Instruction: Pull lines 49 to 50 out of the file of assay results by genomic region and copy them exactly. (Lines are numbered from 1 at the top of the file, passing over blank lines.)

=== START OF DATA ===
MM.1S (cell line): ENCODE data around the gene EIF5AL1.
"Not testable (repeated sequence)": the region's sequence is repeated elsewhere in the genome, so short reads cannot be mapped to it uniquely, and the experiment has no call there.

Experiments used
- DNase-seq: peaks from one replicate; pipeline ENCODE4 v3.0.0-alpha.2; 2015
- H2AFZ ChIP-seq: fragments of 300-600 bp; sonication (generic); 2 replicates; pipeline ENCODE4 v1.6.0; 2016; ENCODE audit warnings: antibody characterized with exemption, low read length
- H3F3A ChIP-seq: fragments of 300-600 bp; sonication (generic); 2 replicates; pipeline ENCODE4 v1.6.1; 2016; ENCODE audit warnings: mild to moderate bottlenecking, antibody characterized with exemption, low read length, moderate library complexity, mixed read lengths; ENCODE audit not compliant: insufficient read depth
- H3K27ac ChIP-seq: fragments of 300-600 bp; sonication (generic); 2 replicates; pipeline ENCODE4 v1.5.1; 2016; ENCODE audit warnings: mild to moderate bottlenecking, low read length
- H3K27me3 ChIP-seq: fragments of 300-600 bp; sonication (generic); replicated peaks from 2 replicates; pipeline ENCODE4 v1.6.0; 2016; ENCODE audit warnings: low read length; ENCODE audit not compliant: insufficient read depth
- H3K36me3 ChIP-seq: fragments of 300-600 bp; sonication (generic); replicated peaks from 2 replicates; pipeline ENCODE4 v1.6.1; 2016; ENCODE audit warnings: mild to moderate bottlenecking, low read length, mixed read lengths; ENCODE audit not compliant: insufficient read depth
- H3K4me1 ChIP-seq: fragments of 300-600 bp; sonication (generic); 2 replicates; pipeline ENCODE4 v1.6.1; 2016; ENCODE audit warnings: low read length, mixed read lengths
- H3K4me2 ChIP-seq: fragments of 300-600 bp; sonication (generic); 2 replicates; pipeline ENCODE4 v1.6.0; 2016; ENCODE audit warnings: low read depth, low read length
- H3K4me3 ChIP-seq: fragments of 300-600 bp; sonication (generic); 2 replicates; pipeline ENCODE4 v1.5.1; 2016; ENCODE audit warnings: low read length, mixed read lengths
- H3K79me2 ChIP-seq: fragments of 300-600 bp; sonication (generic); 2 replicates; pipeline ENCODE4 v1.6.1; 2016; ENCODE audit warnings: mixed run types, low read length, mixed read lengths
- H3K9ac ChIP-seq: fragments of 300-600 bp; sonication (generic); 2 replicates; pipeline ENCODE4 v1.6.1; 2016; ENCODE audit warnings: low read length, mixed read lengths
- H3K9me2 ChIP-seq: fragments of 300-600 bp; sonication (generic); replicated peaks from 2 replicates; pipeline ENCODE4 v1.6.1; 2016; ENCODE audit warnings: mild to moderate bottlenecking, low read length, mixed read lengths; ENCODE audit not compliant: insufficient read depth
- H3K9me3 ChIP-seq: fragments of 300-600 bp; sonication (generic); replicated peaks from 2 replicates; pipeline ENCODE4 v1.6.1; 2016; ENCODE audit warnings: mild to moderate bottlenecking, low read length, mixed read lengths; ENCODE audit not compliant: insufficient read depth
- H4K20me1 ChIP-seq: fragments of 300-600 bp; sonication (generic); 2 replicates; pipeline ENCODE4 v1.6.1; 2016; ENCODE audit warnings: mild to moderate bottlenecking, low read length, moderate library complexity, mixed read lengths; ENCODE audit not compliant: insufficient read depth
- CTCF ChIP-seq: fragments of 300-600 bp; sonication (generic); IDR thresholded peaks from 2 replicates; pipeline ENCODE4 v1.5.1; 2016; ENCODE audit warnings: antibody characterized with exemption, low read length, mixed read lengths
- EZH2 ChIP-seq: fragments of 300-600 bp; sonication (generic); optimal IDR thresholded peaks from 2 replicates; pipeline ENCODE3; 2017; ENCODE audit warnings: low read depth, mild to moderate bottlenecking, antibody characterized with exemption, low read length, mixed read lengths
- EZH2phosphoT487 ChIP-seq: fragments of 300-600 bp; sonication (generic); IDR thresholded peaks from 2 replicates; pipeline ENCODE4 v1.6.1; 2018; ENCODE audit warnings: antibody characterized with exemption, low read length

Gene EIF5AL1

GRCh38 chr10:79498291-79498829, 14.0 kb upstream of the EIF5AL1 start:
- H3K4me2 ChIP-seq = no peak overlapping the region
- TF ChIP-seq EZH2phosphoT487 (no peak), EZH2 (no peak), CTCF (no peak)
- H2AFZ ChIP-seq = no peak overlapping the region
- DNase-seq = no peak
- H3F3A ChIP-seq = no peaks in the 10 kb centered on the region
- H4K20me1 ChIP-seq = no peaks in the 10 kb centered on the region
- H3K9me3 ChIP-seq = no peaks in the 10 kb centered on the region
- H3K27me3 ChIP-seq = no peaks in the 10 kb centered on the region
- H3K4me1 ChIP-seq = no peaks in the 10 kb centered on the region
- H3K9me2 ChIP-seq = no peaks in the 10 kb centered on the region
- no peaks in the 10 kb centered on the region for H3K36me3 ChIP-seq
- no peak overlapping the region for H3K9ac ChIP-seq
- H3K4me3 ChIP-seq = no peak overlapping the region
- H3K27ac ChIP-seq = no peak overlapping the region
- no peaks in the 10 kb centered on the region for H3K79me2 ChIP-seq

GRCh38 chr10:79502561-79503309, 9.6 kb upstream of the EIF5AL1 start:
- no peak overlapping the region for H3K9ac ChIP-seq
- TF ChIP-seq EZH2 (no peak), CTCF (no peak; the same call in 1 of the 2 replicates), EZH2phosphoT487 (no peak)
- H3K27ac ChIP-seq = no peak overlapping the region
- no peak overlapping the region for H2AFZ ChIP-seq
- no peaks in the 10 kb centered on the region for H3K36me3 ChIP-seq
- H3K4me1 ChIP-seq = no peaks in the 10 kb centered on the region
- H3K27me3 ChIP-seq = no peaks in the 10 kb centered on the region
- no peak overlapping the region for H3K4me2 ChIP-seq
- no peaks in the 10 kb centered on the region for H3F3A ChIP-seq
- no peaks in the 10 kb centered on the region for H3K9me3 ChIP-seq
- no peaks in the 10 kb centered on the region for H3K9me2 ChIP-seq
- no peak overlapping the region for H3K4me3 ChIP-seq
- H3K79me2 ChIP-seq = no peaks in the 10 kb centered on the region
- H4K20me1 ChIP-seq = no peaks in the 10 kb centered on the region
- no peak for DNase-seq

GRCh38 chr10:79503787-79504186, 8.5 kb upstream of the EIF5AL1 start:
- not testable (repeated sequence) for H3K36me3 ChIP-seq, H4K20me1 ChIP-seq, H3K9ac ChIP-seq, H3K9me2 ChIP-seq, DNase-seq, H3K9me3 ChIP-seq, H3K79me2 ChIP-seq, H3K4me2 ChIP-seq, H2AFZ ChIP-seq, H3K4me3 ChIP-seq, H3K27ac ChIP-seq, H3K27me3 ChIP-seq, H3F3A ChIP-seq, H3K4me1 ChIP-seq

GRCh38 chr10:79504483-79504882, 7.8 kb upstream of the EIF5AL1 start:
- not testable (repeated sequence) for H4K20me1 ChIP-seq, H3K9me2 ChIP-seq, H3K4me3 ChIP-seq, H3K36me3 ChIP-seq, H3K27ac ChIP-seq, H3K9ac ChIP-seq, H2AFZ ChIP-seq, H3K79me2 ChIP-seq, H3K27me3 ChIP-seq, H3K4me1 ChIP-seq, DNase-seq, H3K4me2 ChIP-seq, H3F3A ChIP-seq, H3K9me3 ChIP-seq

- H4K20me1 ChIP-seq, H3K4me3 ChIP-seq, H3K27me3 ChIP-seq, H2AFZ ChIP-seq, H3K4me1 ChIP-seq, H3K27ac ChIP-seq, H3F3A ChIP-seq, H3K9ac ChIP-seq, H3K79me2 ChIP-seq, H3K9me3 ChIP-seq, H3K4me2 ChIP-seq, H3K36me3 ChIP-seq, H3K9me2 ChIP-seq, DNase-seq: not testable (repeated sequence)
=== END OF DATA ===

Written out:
- no peaks in the 10 kb centered on the region for H3K9me2 ChIP-seq
- no peak overlapping the region for H3K4me3 ChIP-seq